When meeting Settlers Park resident, Linda Reynolds you are immediately struck by her “glass half full” approach to life. But be warned, it’s contagious! While Linda is pint sized and her partner, Gordon wears a size 13 shoe, a sweeter, a more content couple you couldn’t hope to find.
A second marriage for both, Gordon and Linda met in 1986, tied the knot in 1991 and had no plans whatsoever to retire to a place like Settlers Park. Together they successfully farmed a 19-acre smallholding in Walkerville, Gauteng. Prior to this, Gordon and Linda had respectively enjoyed careers in electronics engineering and insurance.
Not one to lose faith, Linda was soon able to share the good news with Gordon that a few cottages had become available. “From the start, Sue was a star!” says Linda, “She immediately took on board the challenges Gordon has and nothing was too much trouble to accommodate them”. While their spacious cottage was being refurbished in early 2011, Gordon and Linda enjoyed a short stay in a hired house in Jeffrey’s Bay.
Ironically, their first visit to their new home, bought absolutely sight unseen, was in the pouring rain! That aside, the tour of the cottage with newly tiled floors to accommodate Gordon’s wheelchair and the adapted bathroom to give him the freedom to bathe himself. met with their immediate approval.
And once again, Linda sprang into action. She converted the garage into her glass studio where she spends many hours creating glorious glass objects. A largely self-taught glass artist with oodles of talent, Linda particularly enjoys stained glass work but is just as comfortable with mosaicking and fused glass projects. Select gift shops stock her creations and you can take a look by visiting her Facebook page here. Linda also accepts repair jobs and commissions. Her organized studio with plenty of well stocked shelves, counter tops bearing barbaric-looking tools and a sleek, modern kiln is clearly her “happy place”. Gordon makes up for Linda’s humbleness by eagerly drawing one’s attention to the many lovely pieces on display in their comfortable home and outside in the sunny courtyard. This includes a stained glass window in the master bedroom of a typically Eastern Cape scene replete with aloes in full bloom which, when the sun sets, catches and refracts the light with redolent colour.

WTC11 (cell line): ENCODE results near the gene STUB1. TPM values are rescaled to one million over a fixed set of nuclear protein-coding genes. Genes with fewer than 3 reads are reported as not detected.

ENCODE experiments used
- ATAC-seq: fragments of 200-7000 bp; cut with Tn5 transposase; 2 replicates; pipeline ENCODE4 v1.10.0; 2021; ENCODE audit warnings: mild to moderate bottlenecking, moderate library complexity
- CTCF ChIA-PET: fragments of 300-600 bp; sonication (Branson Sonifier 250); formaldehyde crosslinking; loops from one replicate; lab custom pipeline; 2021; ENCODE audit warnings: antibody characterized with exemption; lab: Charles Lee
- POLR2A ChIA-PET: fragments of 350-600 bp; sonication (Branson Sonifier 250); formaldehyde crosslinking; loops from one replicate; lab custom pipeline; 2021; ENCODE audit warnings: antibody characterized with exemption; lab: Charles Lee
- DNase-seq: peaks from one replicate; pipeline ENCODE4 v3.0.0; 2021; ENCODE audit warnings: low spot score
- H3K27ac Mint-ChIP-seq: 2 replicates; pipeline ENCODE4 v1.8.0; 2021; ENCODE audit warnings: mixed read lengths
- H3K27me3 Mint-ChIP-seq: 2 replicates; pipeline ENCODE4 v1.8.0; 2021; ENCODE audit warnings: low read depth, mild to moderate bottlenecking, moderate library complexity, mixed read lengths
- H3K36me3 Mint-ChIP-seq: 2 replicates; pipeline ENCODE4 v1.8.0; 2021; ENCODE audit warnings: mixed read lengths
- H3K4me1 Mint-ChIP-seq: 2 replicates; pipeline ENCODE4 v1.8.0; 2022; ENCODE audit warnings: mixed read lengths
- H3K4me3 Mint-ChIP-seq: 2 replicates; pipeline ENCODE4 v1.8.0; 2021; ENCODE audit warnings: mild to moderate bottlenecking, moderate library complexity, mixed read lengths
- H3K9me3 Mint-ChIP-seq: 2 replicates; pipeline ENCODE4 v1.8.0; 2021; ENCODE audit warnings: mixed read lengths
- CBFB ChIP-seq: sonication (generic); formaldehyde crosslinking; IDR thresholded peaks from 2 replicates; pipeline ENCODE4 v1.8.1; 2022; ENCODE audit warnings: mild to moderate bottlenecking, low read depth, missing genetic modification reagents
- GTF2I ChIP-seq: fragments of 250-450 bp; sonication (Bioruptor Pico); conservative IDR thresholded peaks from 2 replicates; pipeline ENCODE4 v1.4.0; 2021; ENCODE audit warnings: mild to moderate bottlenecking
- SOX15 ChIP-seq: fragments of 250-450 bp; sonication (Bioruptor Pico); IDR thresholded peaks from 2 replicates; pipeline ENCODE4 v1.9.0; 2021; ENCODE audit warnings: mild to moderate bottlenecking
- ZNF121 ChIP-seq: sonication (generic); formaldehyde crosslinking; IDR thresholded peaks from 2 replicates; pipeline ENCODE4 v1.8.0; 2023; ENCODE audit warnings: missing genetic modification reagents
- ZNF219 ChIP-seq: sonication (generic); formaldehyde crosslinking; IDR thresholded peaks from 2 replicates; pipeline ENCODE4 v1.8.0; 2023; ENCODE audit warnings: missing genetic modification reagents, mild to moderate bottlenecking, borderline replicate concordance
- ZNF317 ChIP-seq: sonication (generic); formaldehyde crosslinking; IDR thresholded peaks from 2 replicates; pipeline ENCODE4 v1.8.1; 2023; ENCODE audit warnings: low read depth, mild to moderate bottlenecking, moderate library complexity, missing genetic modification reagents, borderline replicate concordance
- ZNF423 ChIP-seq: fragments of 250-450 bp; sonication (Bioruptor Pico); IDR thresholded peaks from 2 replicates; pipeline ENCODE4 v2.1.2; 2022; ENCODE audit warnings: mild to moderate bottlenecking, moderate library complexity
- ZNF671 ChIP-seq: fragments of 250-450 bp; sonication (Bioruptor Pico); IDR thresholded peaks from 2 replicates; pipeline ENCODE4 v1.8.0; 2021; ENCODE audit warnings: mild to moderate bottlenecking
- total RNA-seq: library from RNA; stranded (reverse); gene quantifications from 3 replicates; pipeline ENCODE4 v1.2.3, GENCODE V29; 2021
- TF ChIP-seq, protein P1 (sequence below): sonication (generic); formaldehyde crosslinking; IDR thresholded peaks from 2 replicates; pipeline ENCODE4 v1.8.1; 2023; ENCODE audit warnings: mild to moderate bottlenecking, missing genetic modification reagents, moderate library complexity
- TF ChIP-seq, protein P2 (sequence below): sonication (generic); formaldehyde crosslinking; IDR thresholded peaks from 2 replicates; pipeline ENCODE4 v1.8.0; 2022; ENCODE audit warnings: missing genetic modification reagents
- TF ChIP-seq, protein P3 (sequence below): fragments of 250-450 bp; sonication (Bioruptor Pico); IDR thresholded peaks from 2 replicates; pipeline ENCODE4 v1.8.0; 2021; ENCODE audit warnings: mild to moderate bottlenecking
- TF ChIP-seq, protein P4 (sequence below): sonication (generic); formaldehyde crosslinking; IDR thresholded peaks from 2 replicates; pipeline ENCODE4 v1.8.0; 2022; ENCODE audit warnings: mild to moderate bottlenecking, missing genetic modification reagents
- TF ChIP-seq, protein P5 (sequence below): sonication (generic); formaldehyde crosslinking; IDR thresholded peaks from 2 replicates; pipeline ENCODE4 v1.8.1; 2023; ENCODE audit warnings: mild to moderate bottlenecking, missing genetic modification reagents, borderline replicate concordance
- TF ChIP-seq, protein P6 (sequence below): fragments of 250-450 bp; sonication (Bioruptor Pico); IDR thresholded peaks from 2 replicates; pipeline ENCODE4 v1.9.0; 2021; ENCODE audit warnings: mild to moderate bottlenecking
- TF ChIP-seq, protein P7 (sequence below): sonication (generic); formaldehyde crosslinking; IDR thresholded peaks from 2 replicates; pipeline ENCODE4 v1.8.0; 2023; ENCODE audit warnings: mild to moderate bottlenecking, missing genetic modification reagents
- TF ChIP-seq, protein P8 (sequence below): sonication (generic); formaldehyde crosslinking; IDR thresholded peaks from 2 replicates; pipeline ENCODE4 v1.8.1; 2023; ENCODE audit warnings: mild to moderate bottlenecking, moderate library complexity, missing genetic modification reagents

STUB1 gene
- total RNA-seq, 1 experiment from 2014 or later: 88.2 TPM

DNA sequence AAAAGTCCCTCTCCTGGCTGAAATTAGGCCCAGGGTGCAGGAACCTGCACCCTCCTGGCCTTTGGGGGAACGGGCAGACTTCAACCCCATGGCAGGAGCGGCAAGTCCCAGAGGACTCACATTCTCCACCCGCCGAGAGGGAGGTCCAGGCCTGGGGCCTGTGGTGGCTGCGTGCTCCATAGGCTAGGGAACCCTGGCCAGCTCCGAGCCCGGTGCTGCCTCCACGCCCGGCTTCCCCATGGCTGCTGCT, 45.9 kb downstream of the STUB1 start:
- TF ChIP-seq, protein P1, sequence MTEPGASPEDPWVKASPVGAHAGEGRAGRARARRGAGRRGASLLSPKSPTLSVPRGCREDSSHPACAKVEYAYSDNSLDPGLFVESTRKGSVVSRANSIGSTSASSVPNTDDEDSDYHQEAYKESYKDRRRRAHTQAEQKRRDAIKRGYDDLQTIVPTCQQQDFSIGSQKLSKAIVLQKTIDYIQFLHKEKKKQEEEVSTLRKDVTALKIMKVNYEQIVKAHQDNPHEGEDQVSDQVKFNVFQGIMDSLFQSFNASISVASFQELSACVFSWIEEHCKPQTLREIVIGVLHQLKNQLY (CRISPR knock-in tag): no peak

Returning to their Settlers Park journey, Linda is quick to point out the benefits of not having a big home to keep clean, to keep secure and to maintain.
Then there are the added benefits of Settlers Park that are not so obvious. For example, the Reynolds make use of the restaurant Monday to Friday with varied and delicious meals delivered right to their door. They also take advantage of the Care Centre’s home clinic visits and book these as and when needed. Once, when Gordon took a tumble, Linda used the panic button to call for help. The response was immediate with little trauma or upset. The ongoing water crisis has also been smoothly dealt with in that every cottage has been provided with at least 7000l water tank. Water from these tanks is plumbed into the cottages so that there is no need to ever lug buckets to flush loos. Then there is the garden service that not only keeps the communal park areas in pristine condition but are also available, for a fee, to take care of their garden too. Furry friends are permitted to live with residents as long as the pre-requisites as set down by the Settlers Park administration are met. First Peanut, a feral cat and then Stripes, a street cat, have provided companionship and joy to them, especially to Gordon.
In summing up their Settlers Park decade, Linda advises folks not to wait too long to make the move. Their number one priority, dictated by the hand of fate, has been and will continue to be optimal care for Gordon. Linda is well satisfied that this has been and continues to be met.